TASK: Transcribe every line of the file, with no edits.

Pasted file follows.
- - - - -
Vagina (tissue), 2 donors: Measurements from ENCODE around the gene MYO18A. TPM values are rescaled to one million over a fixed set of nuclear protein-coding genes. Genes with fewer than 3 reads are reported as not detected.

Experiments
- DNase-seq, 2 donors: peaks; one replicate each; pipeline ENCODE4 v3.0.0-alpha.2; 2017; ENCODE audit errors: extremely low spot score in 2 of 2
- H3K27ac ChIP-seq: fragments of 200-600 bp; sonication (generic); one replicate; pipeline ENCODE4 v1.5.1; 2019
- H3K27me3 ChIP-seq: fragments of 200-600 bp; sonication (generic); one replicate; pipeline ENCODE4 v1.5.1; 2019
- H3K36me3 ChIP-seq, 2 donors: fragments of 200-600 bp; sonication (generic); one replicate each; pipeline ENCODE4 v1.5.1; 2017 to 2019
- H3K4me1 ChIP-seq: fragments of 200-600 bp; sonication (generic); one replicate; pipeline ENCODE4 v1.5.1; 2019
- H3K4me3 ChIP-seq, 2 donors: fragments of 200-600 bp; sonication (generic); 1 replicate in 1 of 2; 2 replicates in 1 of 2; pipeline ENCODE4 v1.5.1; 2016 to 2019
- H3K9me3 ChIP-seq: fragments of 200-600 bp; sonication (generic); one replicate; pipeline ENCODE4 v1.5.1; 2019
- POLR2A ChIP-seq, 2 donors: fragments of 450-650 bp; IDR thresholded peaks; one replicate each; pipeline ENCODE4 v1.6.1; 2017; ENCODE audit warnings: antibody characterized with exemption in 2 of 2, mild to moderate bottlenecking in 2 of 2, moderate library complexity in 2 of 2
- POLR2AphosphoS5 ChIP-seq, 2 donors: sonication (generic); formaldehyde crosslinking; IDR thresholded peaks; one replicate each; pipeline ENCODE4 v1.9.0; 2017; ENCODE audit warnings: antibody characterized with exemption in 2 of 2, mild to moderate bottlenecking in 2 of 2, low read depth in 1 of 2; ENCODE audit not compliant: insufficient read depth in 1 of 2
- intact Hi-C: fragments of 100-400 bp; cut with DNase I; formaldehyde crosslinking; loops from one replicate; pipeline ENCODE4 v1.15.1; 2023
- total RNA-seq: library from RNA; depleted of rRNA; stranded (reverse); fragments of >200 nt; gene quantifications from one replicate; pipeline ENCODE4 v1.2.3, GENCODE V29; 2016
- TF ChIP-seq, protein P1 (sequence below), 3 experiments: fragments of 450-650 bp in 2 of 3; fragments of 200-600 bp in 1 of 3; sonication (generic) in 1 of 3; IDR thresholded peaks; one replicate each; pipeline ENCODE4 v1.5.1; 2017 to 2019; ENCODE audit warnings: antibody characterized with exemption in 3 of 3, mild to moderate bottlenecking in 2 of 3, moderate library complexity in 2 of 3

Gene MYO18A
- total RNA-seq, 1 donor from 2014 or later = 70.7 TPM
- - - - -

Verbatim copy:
Vagina (tissue), 2 donors: Measurements from ENCODE around the gene MYO18A. TPM values are rescaled to one million over a fixed set of nuclear protein-coding genes. Genes with fewer than 3 reads are reported as not detected.

Experiments
- DNase-seq, 2 donors: peaks; one replicate each; pipeline ENCODE4 v3.0.0-alpha.2; 2017; ENCODE audit errors: extremely low spot score in 2 of 2
- H3K27ac ChIP-seq: fragments of 200-600 bp; sonication (generic); one replicate; pipeline ENCODE4 v1.5.1; 2019
- H3K27me3 ChIP-seq: fragments of 200-600 bp; sonication (generic); one replicate; pipeline ENCODE4 v1.5.1; 2019
- H3K36me3 ChIP-seq, 2 donors: fragments of 200-600 bp; sonication (generic); one replicate each; pipeline ENCODE4 v1.5.1; 2017 to 2019
- H3K4me1 ChIP-seq: fragments of 200-600 bp; sonication (generic); one replicate; pipeline ENCODE4 v1.5.1; 2019
- H3K4me3 ChIP-seq, 2 donors: fragments of 200-600 bp; sonication (generic); 1 replicate in 1 of 2; 2 replicates in 1 of 2; pipeline ENCODE4 v1.5.1; 2016 to 2019
- H3K9me3 ChIP-seq: fragments of 200-600 bp; sonication (generic); one replicate; pipeline ENCODE4 v1.5.1; 2019
- POLR2A ChIP-seq, 2 donors: fragments of 450-650 bp; IDR thresholded peaks; one replicate each; pipeline ENCODE4 v1.6.1; 2017; ENCODE audit warnings: antibody characterized with exemption in 2 of 2, mild to moderate bottlenecking in 2 of 2, moderate library complexity in 2 of 2
- POLR2AphosphoS5 ChIP-seq, 2 donors: sonication (generic); formaldehyde crosslinking; IDR thresholded peaks; one replicate each; pipeline ENCODE4 v1.9.0; 2017; ENCODE audit warnings: antibody characterized with exemption in 2 of 2, mild to moderate bottlenecking in 2 of 2, low read depth in 1 of 2; ENCODE audit not compliant: insufficient read depth in 1 of 2
- intact Hi-C: fragments of 100-400 bp; cut with DNase I; formaldehyde crosslinking; loops from one replicate; pipeline ENCODE4 v1.15.1; 2023
- total RNA-seq: library from RNA; depleted of rRNA; stranded (reverse); fragments of >200 nt; gene quantifications from one replicate; pipeline ENCODE4 v1.2.3, GENCODE V29; 2016
- TF ChIP-seq, protein P1 (sequence below), 3 experiments: fragments of 450-650 bp in 2 of 3; fragments of 200-600 bp in 1 of 3; sonication (generic) in 1 of 3; IDR thresholded peaks; one replicate each; pipeline ENCODE4 v1.5.1; 2017 to 2019; ENCODE audit warnings: antibody characterized with exemption in 3 of 3, mild to moderate bottlenecking in 2 of 3, moderate library complexity in 2 of 3

Gene MYO18A
- total RNA-seq, 1 donor from 2014 or later = 70.7 TPM